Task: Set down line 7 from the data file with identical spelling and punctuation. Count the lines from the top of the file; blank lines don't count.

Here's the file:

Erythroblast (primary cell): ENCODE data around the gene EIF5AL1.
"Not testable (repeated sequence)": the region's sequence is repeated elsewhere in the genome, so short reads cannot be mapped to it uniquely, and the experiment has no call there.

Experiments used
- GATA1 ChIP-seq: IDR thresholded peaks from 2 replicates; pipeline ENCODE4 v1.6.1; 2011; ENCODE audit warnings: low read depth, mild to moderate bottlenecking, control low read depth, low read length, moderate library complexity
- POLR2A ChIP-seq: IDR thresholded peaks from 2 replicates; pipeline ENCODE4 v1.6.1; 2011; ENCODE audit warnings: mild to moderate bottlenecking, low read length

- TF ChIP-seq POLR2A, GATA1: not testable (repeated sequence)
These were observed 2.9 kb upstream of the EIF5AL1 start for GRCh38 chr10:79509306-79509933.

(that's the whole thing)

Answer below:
These were observed 2.9 kb upstream of the EIF5AL1 start for GRCh38 chr10:79509306-79509933.